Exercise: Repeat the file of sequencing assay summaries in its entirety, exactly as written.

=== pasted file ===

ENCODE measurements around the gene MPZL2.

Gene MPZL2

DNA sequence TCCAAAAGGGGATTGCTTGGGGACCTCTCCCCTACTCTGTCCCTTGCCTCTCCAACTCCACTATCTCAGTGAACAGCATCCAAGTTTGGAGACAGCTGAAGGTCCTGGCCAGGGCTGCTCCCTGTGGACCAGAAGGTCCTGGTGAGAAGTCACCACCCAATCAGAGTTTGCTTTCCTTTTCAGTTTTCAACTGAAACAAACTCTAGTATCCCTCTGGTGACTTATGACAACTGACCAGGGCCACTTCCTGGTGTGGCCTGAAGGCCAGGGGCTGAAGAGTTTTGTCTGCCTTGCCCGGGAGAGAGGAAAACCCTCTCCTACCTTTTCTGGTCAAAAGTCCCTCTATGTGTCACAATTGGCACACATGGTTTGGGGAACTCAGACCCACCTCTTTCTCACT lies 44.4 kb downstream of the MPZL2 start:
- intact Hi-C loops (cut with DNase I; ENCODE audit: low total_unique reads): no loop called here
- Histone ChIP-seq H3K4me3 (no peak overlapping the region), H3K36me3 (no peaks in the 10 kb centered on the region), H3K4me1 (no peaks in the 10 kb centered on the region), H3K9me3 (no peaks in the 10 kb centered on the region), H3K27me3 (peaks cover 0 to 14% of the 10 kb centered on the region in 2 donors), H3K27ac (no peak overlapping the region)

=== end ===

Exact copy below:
ENCODE measurements around the gene MPZL2.

Gene MPZL2

DNA sequence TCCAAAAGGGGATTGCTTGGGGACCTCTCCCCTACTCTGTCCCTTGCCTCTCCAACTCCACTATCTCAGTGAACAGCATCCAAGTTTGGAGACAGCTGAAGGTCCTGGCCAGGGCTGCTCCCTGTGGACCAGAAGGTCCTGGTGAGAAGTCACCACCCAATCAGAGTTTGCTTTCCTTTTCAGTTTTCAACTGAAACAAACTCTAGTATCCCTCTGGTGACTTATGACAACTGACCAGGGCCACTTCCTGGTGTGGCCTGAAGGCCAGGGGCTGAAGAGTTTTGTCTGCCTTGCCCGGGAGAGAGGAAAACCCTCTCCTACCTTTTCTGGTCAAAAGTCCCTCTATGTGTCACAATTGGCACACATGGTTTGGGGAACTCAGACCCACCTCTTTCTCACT lies 44.4 kb downstream of the MPZL2 start:
- intact Hi-C loops (cut with DNase I; ENCODE audit: low total_unique reads): no loop called here
- Histone ChIP-seq H3K4me3 (no peak overlapping the region), H3K36me3 (no peaks in the 10 kb centered on the region), H3K4me1 (no peaks in the 10 kb centered on the region), H3K9me3 (no peaks in the 10 kb centered on the region), H3K27me3 (peaks cover 0 to 14% of the 10 kb centered on the region in 2 donors), H3K27ac (no peak overlapping the region)